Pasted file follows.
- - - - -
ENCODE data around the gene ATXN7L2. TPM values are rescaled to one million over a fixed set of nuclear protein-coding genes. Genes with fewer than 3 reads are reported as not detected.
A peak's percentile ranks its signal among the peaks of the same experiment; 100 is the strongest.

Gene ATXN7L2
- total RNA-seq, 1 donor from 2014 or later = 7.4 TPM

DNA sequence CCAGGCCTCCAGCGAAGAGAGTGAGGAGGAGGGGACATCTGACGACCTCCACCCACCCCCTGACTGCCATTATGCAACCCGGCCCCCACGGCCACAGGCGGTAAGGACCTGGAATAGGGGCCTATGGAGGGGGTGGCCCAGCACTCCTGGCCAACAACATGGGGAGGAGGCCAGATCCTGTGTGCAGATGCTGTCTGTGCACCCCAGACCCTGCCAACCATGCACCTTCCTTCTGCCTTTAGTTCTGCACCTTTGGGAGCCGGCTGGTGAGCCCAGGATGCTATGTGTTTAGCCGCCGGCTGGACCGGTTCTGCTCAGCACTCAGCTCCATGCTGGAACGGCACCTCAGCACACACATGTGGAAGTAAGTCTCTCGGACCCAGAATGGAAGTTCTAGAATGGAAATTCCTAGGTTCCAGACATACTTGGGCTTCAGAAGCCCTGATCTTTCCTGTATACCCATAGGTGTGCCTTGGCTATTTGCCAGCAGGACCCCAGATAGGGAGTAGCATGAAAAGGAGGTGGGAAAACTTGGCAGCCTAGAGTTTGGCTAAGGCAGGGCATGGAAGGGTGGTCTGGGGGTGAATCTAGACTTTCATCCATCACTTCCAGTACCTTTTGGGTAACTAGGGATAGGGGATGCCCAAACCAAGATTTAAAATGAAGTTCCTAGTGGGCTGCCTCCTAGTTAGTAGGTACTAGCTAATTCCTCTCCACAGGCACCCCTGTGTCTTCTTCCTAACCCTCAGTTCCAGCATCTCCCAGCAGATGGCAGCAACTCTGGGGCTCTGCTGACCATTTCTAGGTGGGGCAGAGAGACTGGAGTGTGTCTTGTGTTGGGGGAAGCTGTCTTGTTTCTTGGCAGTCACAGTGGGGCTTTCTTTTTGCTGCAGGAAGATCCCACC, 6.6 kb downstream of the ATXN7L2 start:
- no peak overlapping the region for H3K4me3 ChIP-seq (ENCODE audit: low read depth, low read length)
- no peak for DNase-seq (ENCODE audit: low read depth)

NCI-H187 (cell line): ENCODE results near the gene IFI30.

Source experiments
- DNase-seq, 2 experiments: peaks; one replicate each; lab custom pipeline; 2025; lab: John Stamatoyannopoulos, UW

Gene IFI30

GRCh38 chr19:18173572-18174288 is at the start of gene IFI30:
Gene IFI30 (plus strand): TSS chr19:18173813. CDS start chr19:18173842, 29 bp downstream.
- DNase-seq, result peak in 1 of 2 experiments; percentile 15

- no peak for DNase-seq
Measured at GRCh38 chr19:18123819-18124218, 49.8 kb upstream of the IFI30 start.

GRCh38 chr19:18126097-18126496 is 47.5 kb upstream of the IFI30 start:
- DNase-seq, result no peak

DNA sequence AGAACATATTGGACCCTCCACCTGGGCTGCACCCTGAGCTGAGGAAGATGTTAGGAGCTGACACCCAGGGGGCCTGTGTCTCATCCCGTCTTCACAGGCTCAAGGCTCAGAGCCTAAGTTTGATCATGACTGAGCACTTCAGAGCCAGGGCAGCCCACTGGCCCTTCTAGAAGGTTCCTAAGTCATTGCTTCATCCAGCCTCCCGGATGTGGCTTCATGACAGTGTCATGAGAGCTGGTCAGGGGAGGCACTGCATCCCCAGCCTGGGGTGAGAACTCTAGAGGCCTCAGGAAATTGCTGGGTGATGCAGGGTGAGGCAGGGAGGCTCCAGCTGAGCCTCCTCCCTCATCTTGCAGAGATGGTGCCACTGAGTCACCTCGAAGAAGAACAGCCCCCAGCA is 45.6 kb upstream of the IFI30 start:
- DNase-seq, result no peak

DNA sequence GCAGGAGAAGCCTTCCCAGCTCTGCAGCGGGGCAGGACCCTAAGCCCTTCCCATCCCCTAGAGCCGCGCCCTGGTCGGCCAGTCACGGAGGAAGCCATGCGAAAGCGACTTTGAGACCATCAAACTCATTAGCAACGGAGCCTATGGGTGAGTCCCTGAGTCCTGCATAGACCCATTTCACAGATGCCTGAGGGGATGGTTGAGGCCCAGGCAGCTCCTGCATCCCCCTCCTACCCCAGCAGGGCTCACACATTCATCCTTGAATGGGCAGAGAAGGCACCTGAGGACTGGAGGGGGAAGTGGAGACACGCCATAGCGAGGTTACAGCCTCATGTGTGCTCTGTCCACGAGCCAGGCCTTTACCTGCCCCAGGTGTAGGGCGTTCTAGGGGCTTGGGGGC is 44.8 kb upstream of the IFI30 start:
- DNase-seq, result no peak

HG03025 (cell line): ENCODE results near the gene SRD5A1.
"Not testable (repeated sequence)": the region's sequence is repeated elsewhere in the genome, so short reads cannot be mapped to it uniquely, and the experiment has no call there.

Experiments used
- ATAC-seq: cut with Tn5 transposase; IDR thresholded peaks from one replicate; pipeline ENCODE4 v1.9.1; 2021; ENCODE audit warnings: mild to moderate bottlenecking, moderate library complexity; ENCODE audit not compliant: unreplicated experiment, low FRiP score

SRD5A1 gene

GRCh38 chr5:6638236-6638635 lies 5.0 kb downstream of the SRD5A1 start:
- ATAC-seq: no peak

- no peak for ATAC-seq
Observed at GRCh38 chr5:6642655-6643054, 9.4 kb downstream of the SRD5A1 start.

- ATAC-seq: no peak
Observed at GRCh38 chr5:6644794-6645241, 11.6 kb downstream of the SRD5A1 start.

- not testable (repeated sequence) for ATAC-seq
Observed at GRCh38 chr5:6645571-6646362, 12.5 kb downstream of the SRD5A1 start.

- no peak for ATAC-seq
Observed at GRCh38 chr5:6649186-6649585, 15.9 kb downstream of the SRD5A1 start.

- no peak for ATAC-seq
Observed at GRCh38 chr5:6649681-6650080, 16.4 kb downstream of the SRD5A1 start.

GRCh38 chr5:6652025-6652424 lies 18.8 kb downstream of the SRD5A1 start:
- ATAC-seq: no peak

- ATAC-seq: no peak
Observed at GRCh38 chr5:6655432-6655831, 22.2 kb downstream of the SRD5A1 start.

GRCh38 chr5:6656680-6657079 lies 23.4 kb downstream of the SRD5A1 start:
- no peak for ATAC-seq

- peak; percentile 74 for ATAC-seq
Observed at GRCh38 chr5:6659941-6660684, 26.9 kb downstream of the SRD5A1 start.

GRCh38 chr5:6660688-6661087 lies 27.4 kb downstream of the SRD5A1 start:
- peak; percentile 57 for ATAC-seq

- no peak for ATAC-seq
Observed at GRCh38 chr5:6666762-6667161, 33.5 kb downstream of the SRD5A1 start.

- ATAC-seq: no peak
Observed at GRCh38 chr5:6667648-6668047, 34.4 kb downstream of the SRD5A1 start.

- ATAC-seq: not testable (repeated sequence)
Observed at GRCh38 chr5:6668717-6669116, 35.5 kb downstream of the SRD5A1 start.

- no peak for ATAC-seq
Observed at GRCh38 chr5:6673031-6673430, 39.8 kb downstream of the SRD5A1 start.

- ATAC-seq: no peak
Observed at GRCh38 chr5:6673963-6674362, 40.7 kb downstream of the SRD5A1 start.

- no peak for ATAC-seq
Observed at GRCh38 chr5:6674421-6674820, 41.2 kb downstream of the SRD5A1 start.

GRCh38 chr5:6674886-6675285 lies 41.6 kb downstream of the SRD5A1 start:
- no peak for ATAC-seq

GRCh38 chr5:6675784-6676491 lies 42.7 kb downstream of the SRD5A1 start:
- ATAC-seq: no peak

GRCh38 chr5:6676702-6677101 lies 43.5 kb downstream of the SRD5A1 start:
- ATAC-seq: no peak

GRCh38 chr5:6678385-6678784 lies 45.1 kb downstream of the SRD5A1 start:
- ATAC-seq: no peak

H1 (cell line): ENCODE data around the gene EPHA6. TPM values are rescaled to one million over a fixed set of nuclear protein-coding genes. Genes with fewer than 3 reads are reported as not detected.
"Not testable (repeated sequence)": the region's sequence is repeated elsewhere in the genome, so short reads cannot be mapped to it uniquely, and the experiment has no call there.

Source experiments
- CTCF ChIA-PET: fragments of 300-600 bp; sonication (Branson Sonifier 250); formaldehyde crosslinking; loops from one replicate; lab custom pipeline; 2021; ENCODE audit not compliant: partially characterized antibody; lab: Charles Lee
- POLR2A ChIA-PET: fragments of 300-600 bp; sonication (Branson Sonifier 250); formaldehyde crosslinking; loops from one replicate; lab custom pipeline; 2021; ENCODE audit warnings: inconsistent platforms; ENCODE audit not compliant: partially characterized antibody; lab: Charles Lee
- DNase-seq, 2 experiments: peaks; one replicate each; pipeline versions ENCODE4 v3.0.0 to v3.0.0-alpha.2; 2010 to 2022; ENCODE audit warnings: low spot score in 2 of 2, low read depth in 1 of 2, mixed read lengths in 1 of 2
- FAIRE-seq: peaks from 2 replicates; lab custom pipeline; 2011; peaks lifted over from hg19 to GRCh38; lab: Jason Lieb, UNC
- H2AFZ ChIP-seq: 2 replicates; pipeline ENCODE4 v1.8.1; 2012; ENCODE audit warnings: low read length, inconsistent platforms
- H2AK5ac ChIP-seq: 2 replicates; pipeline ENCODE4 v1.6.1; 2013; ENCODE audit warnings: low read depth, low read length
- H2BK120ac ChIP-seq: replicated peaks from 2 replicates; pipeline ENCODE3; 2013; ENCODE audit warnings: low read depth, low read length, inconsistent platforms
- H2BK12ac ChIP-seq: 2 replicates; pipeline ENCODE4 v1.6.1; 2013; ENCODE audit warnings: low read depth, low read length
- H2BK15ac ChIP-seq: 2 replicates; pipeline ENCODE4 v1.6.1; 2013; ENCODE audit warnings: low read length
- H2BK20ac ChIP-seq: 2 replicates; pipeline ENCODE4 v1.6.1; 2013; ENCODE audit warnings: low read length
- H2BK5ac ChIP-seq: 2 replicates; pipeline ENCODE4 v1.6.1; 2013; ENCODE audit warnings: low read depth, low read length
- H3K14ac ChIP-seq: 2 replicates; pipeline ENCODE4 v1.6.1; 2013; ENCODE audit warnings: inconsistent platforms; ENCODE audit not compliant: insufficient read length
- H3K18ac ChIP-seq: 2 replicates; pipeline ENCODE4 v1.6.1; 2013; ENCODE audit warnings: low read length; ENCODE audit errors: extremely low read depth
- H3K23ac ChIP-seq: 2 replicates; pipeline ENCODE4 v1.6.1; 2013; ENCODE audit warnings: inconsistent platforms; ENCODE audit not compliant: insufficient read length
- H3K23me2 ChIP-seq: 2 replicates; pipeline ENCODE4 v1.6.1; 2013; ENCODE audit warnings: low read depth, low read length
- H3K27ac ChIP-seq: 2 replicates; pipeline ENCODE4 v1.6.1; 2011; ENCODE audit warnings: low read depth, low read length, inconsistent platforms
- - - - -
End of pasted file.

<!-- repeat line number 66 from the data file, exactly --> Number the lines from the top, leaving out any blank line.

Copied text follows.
GRCh38 chr5:6676702-6677101 lies 43.5 kb downstream of the SRD5A1 start: